Early challenges

In addition to having a reputation as a socially responsible company, GNFC has established an enviable market position due to its ability to produce chemicals that no other plants in India are making, as well as its high levels of plant capacity utilisation. But it was a different story when Dr Gupta joined GNFC in 2013.

"At that time, the company was battling on many fronts," he recalls. "The most formidable challenge was the TDI-II plant." The construction project was four years behind schedule and the plant was losing money every day. Dr Gupta’s first mission was to make the plant operational, then to ensure it became sustainable and, finally, profitable.

"Within six months, we made major decisions about technical improvements for critical components and machinery. These plants are very complex and hazardous, so we needed to be highly safety-conscious." Adding to the difficulty was the fact that such plants take time to stabilise and produce a consistent product. In the first year of operation, the plant had to be shut down every 15–20 days and many parts had to be replaced.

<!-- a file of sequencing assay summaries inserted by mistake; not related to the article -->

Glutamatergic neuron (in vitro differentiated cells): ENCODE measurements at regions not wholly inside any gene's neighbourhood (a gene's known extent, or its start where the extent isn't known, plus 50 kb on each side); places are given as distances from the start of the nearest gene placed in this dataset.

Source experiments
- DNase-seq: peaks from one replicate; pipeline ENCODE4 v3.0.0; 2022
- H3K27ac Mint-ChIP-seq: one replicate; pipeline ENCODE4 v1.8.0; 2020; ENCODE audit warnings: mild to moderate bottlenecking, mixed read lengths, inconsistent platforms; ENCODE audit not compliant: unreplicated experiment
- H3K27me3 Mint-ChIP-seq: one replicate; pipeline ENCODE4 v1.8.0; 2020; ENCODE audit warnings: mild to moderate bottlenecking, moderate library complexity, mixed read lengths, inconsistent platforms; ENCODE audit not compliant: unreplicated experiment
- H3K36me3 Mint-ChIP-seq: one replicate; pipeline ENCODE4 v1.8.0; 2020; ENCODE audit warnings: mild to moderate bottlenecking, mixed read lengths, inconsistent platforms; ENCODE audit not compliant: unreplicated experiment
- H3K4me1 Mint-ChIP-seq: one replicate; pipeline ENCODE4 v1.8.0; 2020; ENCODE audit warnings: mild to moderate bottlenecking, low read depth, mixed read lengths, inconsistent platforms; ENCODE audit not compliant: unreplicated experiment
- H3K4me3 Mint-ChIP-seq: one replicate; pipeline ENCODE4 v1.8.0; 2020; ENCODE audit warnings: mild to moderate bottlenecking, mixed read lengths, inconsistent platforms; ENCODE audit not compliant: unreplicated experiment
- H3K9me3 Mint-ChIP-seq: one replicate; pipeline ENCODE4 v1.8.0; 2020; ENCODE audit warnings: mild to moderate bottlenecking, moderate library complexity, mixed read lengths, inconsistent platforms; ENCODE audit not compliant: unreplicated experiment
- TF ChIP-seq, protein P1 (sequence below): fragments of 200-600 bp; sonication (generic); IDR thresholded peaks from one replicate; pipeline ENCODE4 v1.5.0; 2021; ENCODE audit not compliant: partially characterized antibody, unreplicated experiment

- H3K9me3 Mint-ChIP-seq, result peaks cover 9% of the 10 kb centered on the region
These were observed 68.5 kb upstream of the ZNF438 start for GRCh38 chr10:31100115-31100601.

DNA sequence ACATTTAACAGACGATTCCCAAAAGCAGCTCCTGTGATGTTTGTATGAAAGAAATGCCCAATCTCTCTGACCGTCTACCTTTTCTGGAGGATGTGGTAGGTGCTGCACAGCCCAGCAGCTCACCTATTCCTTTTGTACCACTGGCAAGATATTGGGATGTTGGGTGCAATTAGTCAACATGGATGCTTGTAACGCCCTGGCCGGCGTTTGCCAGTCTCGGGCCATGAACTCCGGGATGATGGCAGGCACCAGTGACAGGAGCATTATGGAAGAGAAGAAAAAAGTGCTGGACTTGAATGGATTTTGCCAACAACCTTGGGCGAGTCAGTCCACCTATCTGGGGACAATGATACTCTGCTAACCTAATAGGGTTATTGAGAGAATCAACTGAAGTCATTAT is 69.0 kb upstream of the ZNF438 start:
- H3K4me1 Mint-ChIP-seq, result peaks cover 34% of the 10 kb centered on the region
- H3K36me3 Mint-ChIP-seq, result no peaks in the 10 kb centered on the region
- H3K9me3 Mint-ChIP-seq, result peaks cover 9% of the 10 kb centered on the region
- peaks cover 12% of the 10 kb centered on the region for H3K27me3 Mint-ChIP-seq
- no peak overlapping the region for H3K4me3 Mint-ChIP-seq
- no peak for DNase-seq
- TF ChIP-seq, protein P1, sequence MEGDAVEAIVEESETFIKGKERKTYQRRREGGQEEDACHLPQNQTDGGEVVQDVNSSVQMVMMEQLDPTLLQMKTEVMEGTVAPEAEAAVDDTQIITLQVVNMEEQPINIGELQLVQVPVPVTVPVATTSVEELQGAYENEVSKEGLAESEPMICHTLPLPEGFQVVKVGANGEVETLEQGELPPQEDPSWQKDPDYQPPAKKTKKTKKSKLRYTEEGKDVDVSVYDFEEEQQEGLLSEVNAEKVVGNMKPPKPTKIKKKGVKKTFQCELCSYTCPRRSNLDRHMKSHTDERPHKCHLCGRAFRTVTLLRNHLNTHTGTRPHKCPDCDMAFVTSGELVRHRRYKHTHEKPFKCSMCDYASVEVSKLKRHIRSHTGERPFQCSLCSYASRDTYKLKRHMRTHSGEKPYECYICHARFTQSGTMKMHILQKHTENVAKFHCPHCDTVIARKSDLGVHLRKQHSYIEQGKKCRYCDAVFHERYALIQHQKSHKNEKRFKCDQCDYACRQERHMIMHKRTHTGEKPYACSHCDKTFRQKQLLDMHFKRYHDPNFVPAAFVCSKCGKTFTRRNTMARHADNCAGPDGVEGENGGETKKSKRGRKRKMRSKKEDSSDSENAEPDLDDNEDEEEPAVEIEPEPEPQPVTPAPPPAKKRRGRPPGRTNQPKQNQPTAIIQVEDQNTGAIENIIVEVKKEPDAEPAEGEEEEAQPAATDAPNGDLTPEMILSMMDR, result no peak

Even when the plant finally became operational in 2014, the obstacles kept coming as competitors engaged in cartel behaviour and predatory pricing. "That was a big challenge," Dr Gupta recalls. "Our production costs were substantially higher than the prices they were charging for their products. But we evolved a bold and aggressive marketing strategy and, within four to five months, we were able to face this cartelisation. We were able to gain substantial growth in the local market." The company also worked hard to get an anti-dumping duty imposed on the companies trying to force it out of the market.